Wong Kim Ark was nearly home. As the steamship Coptic slipped through the Golden Gate on an August day in 1895, the young cook could see the buildings huddled on the steep hills of San Francisco, the city where he was born and spent most of his life. Returning to the United States after spending nearly a year visiting family in China, the American-born son of Chinese immigrants clutched the one-page typewritten document that he believed would ensure his entry into a country that had shuttered its doors to those who looked, dressed and spoke like him.
Wong had been born in 1873 above the Sacramento Street storefront owned by his merchant father in the heart of San Francisco’s Chinatown. Wong’s parents had been among the tens of thousands of Chinese immigrants who came to the United States in the mid-1800s to build the railroads that stitched the country together, supply prospectors chasing fortunes in the California Gold Rush and work on farms feeding the growing population in the West.
A severe financial downturn in the years following the Panic of 1873 hardened American attitudes toward Chinese immigrants, who were blamed by the white working class for taking their jobs and causing their economic woes. “The Chinese must go!” became a common rallying cry in the years Wong spent growing up in San Francisco, and the xenophobia became enshrined in law when in 1882 President Chester A. Arthur signed the Chinese Exclusion Act, which barred Chinese laborers from entering the country and becoming naturalized American citizens. Although Chinese merchants and professionals were still able to enter the country, the law marked the first time that the United States excluded a group of immigrants based on race or nationality.
The backlash proved too much for thousands of Chinese immigrants, including Wong’s family who joined the exodus back across the Pacific Ocean in 1890. The teenager, however, remained drawn to the land of his birth, and Wong returned to San Francisco later that year without incident.
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Five years later after a second visit to China, Wong expected his return to America would be just as seamless. After all, he had taken the precaution before departing San Francisco in November 1894 to prepare an identification document. The one-page typewritten sheet of paper, with his photograph affixed to the middle, was signed by a notary public and three white San Francisco residents who all attested that he was born in the city and well-known to them.
The document had been stamped and signed by an inspector upon his departure from San Francisco, but when Wong presented the paper to John Wise, the collector of customs in San Francisco who controlled immigration into the port, he was refused entry. In spite of Wong’s birth in the United States, Wise saw him as no more a citizen than the throngs of laborers born in China whom he legally barred from crossing the threshold into America.
For months Wong remained in detention as he was moved from ship to ship anchored in San Francisco Bay. Rather than accepting Wise’s decision, however, he decided to take on the United States government. Wong applied for a writ of habeas corpus, which was challenged by a U.S. attorney who wrote, “Wong Kim Ark has been at all times, by reason of his race, language, color and dress, a Chinese person.”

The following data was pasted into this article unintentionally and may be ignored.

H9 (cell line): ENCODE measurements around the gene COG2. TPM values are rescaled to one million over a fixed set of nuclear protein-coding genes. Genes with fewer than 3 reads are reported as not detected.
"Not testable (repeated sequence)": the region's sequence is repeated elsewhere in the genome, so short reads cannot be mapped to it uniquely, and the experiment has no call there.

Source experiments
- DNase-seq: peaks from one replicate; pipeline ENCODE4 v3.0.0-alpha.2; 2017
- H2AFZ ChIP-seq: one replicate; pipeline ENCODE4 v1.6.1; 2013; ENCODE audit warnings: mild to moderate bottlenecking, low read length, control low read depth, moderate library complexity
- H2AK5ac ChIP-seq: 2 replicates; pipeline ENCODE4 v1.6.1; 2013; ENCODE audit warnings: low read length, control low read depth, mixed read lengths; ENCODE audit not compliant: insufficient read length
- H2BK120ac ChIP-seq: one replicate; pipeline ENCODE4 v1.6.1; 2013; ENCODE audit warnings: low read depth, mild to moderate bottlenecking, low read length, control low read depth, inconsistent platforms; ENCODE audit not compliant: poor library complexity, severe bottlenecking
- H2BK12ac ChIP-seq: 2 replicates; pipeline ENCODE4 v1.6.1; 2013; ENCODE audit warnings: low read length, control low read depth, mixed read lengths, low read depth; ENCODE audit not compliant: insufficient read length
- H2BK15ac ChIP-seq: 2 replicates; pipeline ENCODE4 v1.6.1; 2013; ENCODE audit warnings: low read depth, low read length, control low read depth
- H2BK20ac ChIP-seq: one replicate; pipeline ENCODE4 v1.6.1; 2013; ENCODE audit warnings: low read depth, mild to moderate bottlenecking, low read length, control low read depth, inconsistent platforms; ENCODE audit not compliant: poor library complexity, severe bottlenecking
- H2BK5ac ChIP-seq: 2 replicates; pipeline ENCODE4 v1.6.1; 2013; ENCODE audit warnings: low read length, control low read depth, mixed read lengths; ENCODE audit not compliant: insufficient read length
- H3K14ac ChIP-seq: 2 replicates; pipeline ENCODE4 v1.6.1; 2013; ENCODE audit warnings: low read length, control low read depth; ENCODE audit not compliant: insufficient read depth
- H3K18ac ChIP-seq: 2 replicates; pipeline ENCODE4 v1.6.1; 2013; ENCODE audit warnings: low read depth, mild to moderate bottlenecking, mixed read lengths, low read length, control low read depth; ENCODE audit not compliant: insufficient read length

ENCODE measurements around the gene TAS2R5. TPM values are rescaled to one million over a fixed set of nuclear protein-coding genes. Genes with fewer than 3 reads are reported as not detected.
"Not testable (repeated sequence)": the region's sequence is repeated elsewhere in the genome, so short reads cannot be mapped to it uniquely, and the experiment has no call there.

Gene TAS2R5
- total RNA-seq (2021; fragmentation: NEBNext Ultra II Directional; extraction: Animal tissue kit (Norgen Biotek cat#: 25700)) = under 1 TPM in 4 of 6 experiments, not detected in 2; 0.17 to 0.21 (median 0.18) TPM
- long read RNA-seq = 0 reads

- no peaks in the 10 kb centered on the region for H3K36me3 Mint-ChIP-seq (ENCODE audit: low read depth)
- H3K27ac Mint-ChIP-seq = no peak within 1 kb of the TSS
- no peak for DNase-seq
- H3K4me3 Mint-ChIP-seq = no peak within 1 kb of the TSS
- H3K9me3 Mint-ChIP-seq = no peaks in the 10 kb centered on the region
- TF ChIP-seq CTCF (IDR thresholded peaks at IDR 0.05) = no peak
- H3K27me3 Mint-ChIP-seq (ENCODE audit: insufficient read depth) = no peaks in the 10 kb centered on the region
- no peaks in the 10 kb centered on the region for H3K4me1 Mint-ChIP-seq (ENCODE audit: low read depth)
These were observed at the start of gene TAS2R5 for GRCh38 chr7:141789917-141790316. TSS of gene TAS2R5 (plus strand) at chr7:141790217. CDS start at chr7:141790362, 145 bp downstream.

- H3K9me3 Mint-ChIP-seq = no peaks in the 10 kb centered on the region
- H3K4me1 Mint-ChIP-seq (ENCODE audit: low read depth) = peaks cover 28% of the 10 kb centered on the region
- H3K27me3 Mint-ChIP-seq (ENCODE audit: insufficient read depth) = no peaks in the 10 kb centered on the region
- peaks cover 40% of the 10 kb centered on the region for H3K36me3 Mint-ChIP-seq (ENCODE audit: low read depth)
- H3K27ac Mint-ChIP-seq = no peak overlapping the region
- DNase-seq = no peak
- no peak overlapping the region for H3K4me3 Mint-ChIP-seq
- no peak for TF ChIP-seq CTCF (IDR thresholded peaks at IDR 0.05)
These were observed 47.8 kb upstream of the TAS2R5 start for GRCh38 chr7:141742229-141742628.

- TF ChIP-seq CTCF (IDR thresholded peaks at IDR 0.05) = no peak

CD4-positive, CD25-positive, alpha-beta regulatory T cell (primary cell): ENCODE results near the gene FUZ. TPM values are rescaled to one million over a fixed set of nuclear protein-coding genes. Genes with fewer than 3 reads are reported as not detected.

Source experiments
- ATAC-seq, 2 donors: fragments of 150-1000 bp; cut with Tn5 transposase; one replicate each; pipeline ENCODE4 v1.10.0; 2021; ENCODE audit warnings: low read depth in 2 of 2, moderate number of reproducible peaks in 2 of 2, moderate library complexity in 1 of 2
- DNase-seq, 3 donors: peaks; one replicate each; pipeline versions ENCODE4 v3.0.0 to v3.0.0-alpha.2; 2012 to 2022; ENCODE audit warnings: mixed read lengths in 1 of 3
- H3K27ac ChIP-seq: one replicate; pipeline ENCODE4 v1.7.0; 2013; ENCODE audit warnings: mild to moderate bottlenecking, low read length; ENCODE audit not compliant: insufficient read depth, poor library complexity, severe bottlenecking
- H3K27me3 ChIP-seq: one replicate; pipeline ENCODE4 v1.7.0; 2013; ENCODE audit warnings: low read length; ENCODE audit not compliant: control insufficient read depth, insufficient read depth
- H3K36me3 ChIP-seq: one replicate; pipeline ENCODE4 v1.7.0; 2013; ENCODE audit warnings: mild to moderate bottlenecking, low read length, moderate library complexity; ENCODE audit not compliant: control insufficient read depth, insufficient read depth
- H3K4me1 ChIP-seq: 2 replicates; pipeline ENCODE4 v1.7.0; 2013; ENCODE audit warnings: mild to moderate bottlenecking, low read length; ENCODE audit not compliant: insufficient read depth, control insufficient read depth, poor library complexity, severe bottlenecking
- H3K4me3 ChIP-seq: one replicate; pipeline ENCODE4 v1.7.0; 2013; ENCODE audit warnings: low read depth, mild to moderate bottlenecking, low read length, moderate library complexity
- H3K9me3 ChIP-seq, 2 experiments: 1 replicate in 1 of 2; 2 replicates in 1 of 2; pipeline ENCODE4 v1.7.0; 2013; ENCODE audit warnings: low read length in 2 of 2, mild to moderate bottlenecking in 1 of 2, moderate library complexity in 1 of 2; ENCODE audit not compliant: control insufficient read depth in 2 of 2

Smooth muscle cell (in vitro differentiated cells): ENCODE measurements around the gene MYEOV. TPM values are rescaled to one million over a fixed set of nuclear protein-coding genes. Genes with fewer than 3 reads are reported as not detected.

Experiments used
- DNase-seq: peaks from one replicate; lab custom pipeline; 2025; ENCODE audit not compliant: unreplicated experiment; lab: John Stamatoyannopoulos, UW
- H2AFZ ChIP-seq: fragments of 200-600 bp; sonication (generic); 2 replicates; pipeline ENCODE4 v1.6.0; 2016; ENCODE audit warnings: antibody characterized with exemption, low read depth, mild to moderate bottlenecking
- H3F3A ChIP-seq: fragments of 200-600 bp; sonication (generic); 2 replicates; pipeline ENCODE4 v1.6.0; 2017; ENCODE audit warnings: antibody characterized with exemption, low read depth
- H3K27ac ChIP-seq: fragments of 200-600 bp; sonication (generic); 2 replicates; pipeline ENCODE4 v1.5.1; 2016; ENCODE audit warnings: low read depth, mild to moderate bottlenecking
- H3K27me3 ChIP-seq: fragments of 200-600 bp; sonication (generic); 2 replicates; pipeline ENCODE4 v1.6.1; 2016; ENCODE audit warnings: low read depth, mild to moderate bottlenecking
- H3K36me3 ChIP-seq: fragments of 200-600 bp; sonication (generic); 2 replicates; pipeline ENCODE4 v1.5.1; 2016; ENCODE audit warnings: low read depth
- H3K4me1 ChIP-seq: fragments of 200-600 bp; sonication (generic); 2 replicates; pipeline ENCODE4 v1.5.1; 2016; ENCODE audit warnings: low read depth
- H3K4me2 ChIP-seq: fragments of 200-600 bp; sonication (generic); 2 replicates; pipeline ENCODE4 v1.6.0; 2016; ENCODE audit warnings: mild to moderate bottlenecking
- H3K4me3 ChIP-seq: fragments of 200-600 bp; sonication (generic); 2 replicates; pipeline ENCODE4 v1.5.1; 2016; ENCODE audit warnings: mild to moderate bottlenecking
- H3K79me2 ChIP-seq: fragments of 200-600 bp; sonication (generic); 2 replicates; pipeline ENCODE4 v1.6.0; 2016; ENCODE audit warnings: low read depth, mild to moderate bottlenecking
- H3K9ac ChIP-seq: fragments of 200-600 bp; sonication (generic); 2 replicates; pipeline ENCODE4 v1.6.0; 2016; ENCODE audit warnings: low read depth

The case hinged on the interpretation of the 14th Amendment, which was ratified in 1868 and guaranteed citizenship and equal civil and legal rights to emancipated slaves and African-Americans in the wake of the Civil War. The amendment’s opening line—“All persons born or naturalized in the United States, and subject to the jurisdiction thereof, are citizens of the United States”—was also interpreted by lower courts as granting citizenship to children of citizens of foreign countries born on American soil.
When U.S. District Judge William Morrow sided with Wong, declaring him an American citizen and ordering his release, opponents within the federal government saw the legal proceeding as a test case that they could take all the way to the Supreme Court to overturn birthright citizenship.
In March 1897, the Supreme Court heard oral arguments in the case of United States v. Wong Kim Ark. The justices debated whether American citizenship should be based upon the principle of “jus sanguinis” (“right of blood”) or “jus soli” (“right of the soil”). Government lawyers argued that because Wong’s parents were “subjects of the emperor of China,” by bloodlines he, too, was “a Chinese person and a subject of the emperor of China.”
On March 28, 1898, the court announced in a 6-2 decision that it sided with Wong and affirmed the right to citizenship for children of immigrants born in the United States. The Court ruled that “the American citizenship which Wong Kim Ark acquired by birth within the United States has not been lost or taken away by anything happening since his birth.”
The majority opinion written by Justice Horace Gray also affirmed that the amendment’s reach carried beyond African-Americans: “The Amendment, in clear words and in manifest intent, includes the children born, within the territory of the United States, of all other persons, of whatever race or color, domiciled within the United States.” In his dissent, Chief Justice Melville Fuller argued that “the true bond which connects the child with the body politic is not the matter of an inanimate piece of land but the moral relations of his parentage.”
The Supreme Court ruling and Wong’s decision to fight the federal government was a milestone in immigration law. Had the Court decided for the federal government, children of white immigrants at the turn of the 20th century would still have had a legal path to naturalization, but that wouldn’t have been the case for any sons and daughters of Chinese immigrant laborers, since they were denied a path to citizenship under the Chinese Exclusion Act.